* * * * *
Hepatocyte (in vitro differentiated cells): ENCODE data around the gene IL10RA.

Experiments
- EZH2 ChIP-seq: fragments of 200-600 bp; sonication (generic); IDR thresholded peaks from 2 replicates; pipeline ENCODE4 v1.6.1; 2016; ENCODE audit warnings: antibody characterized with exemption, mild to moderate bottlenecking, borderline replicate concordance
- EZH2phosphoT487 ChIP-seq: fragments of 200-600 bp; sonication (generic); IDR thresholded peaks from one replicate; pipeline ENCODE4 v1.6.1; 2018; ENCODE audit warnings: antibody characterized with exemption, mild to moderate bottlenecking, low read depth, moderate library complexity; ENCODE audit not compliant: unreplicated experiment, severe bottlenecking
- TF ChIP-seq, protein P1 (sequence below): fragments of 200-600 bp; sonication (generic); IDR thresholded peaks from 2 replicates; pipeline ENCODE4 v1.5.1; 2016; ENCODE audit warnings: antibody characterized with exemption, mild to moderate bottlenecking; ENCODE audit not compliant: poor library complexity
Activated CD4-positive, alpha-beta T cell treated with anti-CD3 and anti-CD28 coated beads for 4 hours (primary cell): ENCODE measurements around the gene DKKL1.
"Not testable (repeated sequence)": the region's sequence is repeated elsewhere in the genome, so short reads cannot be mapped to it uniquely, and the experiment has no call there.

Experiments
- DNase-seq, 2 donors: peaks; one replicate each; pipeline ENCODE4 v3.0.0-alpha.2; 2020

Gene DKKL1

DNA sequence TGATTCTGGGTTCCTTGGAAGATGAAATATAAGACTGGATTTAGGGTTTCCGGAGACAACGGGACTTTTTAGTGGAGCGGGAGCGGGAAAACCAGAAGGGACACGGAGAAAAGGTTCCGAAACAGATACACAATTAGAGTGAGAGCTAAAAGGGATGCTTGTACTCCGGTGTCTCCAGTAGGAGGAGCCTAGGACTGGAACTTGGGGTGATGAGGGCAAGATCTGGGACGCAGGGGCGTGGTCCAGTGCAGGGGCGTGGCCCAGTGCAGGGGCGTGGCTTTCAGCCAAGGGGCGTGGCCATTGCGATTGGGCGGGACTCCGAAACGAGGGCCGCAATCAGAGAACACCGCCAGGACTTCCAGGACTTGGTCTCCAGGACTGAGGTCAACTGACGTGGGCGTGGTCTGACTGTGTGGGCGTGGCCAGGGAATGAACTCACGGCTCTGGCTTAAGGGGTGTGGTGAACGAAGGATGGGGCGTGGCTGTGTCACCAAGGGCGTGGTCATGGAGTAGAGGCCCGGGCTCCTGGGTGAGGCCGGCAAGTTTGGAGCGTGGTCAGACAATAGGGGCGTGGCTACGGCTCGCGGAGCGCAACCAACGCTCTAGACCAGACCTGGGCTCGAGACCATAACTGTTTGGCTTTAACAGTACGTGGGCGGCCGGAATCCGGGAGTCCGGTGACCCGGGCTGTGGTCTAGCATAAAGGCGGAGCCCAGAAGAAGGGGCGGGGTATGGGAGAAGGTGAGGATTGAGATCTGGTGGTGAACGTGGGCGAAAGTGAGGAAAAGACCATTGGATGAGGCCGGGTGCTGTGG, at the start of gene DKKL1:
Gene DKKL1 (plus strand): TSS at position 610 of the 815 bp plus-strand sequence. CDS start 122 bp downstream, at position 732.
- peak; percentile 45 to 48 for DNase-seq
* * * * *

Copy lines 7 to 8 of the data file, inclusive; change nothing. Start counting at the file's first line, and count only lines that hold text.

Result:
"Not testable (repeated sequence)": the region's sequence is repeated elsewhere in the genome, so short reads cannot be mapped to it uniquely, and the experiment has no call there.

Experiments